Interest Rates Stay at Status Quo in Bank of Canada May Announcement


The Bank of Canada has held its trend-setting Overnight Lending Rate at 1.75% for the sixth time in a row this month, as lingering economic risks such as softness in the oil sector, housing market, and exports, are reason to stick to status quo.

However, the central bank took a decidedly cheery tone in its announcement language, reinforcing policymakers’ beliefs that the Canadian economy will turn around in the second half of the year.

“The oil sector is beginning to recover as production increases and prices remain above recent lows,” the BoC states. “Meanwhile, housing market indicators point to a more stable national market, albeit with continued weakness in some regions.”

They also point to improvements in job growth as evidence that the sluggish conditions experienced during the first six months of the year were temporary, and that consumer spending and exports will continue to see improvement. Demand for condos and houses for sale is also anticipated to pick up across the country, further supporting the economy.

U.S.-China Trade Spat Creates Canadian Risk

However, there are still vulnerabilities present on a global scale, especially as trade tensions ramp up between China and the U.S. – Canada’s two largest trade partners. This “recent escalation of trade conflicts” is reason for continued caution, though a recent removal of U.S. tariffs on Canadian steel and aluminum will have a positive impact.

Inflation growth, which is the key metric the BoC uses when determining its direction on rates, remains on track, sticking close to its 2% target.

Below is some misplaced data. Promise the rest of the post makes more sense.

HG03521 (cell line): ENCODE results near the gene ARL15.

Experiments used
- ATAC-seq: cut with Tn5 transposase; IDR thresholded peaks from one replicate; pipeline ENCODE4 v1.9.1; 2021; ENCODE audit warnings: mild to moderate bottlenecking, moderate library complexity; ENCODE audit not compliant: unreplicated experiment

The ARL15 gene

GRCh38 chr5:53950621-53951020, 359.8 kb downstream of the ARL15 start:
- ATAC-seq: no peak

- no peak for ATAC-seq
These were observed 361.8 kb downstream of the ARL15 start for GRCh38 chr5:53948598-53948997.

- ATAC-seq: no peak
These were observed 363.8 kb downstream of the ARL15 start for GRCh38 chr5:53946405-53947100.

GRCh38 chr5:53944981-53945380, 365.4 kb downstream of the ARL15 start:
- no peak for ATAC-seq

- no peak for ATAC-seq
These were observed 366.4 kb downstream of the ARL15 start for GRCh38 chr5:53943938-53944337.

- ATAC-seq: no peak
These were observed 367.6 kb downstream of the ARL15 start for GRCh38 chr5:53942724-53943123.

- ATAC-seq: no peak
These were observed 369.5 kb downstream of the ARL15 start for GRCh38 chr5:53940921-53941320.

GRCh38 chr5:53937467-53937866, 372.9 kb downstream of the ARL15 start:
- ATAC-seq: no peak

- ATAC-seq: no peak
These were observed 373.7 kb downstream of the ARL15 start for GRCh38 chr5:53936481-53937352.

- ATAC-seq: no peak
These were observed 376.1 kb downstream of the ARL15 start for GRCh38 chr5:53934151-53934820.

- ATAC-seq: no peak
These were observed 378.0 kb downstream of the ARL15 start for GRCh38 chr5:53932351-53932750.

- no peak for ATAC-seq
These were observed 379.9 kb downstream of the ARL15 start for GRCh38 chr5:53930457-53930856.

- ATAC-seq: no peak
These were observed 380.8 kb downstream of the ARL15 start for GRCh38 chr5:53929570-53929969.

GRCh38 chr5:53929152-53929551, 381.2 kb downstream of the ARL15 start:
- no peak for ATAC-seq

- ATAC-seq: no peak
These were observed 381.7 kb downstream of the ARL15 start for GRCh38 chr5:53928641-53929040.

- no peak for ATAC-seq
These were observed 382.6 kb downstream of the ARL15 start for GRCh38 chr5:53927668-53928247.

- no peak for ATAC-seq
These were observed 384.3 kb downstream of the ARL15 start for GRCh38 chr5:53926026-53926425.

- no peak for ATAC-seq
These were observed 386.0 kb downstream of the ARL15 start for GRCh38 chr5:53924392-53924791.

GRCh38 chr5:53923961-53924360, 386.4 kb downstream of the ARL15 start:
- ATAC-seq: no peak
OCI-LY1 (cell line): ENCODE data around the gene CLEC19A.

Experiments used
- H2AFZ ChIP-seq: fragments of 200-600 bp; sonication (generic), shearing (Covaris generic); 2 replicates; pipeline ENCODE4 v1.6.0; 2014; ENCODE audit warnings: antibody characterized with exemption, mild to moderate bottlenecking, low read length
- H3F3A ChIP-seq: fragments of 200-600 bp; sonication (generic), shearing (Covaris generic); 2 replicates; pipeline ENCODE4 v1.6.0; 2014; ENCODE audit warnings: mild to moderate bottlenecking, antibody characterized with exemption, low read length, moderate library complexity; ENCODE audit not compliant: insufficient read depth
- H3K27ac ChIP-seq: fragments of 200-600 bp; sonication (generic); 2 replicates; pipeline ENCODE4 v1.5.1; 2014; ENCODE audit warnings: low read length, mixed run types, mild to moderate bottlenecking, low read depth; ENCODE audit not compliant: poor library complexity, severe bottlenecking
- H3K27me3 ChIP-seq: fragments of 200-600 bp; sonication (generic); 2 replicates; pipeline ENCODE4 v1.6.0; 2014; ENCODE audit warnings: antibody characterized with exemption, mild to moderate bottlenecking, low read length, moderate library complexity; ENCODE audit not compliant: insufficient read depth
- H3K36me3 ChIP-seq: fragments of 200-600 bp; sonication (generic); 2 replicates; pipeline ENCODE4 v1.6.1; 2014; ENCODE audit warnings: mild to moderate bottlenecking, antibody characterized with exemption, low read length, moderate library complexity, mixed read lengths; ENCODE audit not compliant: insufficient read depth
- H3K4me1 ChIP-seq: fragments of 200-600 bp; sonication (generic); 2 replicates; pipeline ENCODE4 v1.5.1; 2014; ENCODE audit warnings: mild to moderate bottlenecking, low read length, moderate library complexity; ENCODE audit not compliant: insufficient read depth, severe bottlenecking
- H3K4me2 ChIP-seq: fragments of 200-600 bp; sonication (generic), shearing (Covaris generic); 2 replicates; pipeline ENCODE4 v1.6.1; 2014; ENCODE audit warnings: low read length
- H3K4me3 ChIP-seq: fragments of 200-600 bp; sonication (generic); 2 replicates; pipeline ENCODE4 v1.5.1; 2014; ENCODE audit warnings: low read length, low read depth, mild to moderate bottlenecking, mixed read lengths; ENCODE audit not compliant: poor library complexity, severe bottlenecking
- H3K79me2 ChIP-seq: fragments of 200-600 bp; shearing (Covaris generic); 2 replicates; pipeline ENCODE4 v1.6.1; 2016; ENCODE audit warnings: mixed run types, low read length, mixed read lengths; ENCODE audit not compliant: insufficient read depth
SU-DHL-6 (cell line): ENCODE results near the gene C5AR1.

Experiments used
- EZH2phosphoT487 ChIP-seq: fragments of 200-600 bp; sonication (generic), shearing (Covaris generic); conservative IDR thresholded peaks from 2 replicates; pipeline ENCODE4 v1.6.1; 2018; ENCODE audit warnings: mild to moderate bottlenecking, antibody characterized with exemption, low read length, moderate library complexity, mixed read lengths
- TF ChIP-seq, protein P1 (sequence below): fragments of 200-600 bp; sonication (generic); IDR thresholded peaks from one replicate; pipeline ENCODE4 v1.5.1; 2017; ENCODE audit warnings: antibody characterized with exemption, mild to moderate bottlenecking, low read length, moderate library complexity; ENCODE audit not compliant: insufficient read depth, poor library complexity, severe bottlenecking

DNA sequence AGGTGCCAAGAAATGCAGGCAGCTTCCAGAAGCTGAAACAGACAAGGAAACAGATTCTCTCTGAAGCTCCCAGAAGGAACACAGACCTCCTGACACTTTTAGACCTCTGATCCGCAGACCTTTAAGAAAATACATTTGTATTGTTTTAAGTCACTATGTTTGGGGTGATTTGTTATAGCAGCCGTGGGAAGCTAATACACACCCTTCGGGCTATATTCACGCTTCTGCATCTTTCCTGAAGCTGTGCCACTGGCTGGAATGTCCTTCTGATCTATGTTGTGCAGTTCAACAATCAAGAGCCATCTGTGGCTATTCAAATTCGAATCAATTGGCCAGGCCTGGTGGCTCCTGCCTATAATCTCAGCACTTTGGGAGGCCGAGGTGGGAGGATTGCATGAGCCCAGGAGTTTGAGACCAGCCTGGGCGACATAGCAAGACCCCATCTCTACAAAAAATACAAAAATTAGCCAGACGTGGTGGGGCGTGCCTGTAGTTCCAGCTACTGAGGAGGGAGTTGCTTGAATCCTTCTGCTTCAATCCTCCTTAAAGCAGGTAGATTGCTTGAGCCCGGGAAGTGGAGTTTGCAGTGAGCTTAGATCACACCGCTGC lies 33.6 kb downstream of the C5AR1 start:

With these factors in mind, the BoC maintains its current stance on rates is warranted, though it’ll keep a “data-dependent” approach and will remain “especially attentive to developments in household spending, oil markets, and the global trade environment” when determining its next steps for monetary policy.

Rates to Stay Stable for Remainder of 2019 

However, while the BoC is keeping a positive outlook, analysts overwhelmingly do not expect that to translate into an interest rate hike.

Economist panels polled by Reuters and Bloomberg were both unanimous in expecting no change this month, and for the BoC to hold steady on rates for the remainder of 2019. According to their outlook, there will be no change until at least after the federal election this October and, should the economy continue to underwhelm, that change will be in the form of a rate cut. In fact, 40% of the Reuters economists believe that there will be at least on 0.25% cut before the end of 2020.

What Does This Mean for Your Mortgage Rate?

While slower economic performance can be cause for concern, it tends to usher in more favourable conditions for borrowers; one of the central bank’s roles is to stimulate the economy in the case of a downturn by keeping the cost of borrowing cheap.

With the BoC on hold for the foreseeable future, that translates to stable interest rates for variable mortgage holders, as Canada’s consumer banks take their pricing cues from the direction of the Overnight Lending Rate. Those with variable-rate mortgages or lines of credit will see no change to their monthly payments, or the proportion of their payments going toward their principal as a result.

It will also be likely that lenders will offer competitive variable-rate options, passing the discount down to borrowers. And, while the BoC rate does not directly impact prices for fixed mortgages, a more accommodative approach to monetary policy will influence the bond market, which lenders use to price their fixed offerings. As bond investors enjoy stable or lower interest rates (its helps preserve the value of their existing investments), yields will continue to drop, prompting the consumer banks to keep rates low.

The next Bank of Canada announcement will be on July 10, 2019, along with the release of the next Monetary Policy Report.

About Penelope Graham

Penelope Graham is the Managing Editor at Zoocasa. A born-and-bred Torontonian and quintessential millennial, she has over a decade of experience covering real estate, lifestyle and personal finance topics. When not keeping an eye on Toronto's hot housing market, she can be found brunching in one of the city's many vibrant neighbourhoods.